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Mali Rebels Gain Ground in North

Malian soldiers  mill around inside the milirary camp of Malian junta leader Amadou Sanogo  in Kati near Bamako on March 30, 2012.
Malian soldiers mill around inside the milirary camp of Malian junta leader Amadou Sanogo in Kati near Bamako on March 30, 2012.
Nancy Palus

Separatist Tuareg rebels in Mali attacked the northern garrison town of Gao on Saturday, one day after taking the town of Kidal. The advances come as the military government scrambles to avoid sanctions by the regional bloc ECOWAS.

Residents of Gao told VOA that heavy weapons fire started in Gao early Saturday as Tuareg rebels and the Malian army clashed. The attack comes one day after rebels took another major northern city, Kidal.

The soldiers who took power in a March 22 coup said they wanted to put up a more robust military response to the two-month-old rebellion in the north, and preserve Mali’s territorial integrity. But since the coup, rebels - who want independence for the north - have only gained ground.

People who talked with VOA from Gao did not want to be identified, out of concern for their security.

"Things are really heating up," says a man who was among people seeking shelter at a marketplace as heavy gunfire erupted around the town. "There is shooting everywhere. We have faith in God, but really right now we’ve got no idea what to do."

He said between the disarray in the Malian army and attacks by rebels, people feel trapped.

"We are in the crossfire here," he went on to say. "We’ve got no idea what our future holds with the Malian army, we’ve got no idea what our future holds with the rebels."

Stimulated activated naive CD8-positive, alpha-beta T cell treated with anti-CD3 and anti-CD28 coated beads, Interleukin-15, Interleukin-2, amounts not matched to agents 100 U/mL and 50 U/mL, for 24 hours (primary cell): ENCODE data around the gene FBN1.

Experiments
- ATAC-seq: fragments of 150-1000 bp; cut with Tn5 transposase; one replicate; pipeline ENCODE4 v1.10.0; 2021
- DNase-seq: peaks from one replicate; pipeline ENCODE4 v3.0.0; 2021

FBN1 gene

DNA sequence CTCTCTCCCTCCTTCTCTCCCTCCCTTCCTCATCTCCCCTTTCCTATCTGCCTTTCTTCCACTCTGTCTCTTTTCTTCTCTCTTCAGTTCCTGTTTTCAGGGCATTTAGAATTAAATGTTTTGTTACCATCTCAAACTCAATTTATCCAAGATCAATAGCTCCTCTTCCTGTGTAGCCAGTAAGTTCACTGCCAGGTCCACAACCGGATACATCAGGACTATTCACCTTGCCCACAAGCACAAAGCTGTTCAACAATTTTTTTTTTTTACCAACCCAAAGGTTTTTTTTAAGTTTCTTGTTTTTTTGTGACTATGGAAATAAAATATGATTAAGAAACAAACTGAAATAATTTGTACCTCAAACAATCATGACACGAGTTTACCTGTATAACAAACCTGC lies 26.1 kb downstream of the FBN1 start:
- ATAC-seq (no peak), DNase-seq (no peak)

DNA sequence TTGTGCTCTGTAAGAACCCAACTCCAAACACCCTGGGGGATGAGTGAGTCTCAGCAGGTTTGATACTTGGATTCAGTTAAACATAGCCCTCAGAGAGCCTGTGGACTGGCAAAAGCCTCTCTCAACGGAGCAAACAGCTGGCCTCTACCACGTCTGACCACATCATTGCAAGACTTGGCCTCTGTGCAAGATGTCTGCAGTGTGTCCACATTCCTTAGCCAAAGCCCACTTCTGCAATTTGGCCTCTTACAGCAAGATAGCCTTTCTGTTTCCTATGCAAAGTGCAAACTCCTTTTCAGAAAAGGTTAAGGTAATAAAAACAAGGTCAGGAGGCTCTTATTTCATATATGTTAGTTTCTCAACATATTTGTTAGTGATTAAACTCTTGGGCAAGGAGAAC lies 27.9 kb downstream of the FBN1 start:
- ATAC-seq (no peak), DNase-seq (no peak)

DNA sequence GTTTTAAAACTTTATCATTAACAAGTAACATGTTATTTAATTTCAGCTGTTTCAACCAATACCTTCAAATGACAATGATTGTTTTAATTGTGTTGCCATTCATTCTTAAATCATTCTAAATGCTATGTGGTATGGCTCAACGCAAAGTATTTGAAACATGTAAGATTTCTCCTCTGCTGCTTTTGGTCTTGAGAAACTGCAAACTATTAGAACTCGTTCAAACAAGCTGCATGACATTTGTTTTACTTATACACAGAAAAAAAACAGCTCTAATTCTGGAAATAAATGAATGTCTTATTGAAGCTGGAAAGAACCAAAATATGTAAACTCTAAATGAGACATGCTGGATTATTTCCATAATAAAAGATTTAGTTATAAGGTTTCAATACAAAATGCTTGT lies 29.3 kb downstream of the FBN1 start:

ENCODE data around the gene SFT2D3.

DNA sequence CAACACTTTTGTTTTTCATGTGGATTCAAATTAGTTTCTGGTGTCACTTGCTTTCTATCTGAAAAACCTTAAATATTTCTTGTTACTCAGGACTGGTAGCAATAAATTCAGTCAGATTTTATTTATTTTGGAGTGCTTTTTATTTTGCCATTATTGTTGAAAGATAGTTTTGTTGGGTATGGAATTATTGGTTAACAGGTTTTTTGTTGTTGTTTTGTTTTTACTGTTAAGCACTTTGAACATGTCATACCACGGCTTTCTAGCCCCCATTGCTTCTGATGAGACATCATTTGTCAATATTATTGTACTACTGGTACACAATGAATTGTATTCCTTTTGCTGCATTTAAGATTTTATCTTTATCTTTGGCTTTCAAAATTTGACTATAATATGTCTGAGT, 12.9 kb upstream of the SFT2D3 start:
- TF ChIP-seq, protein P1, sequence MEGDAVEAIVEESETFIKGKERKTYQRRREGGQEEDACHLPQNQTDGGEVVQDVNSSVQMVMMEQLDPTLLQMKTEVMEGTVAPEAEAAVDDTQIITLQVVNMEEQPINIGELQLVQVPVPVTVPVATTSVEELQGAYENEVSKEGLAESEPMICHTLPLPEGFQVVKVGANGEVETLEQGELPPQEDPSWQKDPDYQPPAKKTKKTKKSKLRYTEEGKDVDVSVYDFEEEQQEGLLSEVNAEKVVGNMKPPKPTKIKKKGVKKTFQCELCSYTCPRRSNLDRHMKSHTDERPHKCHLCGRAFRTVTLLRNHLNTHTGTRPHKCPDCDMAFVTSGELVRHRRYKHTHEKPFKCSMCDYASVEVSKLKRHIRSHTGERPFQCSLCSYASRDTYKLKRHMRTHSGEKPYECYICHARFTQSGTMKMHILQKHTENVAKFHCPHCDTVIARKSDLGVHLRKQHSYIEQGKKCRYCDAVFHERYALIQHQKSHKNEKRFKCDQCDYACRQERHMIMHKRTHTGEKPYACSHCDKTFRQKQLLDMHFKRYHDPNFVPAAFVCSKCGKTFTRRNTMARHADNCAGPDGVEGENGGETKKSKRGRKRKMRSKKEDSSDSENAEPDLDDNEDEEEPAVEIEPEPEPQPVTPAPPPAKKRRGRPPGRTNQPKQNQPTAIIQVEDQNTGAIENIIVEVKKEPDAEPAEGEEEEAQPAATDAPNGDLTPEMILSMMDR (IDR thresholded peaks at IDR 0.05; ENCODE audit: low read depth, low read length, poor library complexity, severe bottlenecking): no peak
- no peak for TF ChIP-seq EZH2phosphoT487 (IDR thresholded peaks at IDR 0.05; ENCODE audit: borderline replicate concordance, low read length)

Another resident of Gao said rebels were said to be on the outskirts of Gao on Friday evening but waited until the morning to attack.

He says, now that the rebels are here in the middle of town, the army can’t do a thing. The army might have done something before the rebels got to the town, but now it’s done. The man says the people have no army to defend them.

Tuareg rebels have battled for autonomy for decades. But northern Mali is home to several ethnic groups. This man noted that one of those groups, the Songhai, will never accept independence.

"You won’t find a single Songhai who will accept this, he says. Independence for what? Mali is one country, indivisible," he said.

For now, the man said, people in Gao are worried about how they are going to eat, especially with looming economic sanctions. ECOWAS on Thursday gave the junta 72 hours to hand power back to civilians or borders would be closed and Mali's account at the regional central bank would be frozen.

This ultimatum by ECOWAS, how are people going to eat? this man asks.  How will people find money? People are going to starve to death, he says.

After the rebels took Kidal on Friday, junta leader Captain Amadou Sanogo appealed to ECOWAS for assistance.

A delegation of the military junta traveled to Burkina Faso on Friday. ECOWAS has named Burkina President Blaise Compaoré mediator for Mali.

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